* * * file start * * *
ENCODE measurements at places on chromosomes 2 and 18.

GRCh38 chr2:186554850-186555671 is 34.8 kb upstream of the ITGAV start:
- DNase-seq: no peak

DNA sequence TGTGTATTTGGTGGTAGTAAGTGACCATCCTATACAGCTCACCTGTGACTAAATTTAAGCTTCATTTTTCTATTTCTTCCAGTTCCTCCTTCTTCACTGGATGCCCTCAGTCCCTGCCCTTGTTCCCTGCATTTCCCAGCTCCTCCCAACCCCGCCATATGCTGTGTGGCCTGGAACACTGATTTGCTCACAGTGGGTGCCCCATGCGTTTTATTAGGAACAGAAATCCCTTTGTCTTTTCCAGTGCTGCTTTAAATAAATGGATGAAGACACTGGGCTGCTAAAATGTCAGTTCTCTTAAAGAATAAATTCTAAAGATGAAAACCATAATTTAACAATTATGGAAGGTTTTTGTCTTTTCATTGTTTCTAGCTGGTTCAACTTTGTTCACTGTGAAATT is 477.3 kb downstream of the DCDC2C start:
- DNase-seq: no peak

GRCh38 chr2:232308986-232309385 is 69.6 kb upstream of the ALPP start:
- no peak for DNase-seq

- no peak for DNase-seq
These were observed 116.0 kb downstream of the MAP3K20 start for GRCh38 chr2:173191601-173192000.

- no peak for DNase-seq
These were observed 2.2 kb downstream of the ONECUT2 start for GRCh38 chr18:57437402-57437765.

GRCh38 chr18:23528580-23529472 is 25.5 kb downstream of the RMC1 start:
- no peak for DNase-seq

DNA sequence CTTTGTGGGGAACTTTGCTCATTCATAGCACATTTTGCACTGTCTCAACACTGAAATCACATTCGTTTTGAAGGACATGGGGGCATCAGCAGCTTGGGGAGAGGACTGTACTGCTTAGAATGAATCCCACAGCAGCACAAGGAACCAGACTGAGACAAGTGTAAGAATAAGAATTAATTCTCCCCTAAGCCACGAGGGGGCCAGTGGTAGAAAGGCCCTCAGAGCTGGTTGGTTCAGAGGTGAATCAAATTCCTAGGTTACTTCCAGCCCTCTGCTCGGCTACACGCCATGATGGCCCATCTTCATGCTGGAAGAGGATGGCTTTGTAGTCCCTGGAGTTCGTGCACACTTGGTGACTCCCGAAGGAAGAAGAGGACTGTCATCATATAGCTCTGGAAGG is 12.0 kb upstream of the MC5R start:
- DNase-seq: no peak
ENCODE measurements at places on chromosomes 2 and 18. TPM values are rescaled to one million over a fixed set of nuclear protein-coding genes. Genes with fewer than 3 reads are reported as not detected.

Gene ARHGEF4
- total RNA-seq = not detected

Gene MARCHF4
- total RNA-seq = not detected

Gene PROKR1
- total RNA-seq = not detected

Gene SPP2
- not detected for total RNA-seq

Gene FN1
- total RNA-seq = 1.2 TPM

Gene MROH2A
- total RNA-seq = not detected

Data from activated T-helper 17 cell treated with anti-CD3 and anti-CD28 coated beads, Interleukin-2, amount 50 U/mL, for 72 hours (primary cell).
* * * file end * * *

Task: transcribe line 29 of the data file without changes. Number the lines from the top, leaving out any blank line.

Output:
Data from activated T-helper 17 cell treated with anti-CD3 and anti-CD28 coated beads, Interleukin-2, amount 50 U/mL, for 72 hours (primary cell).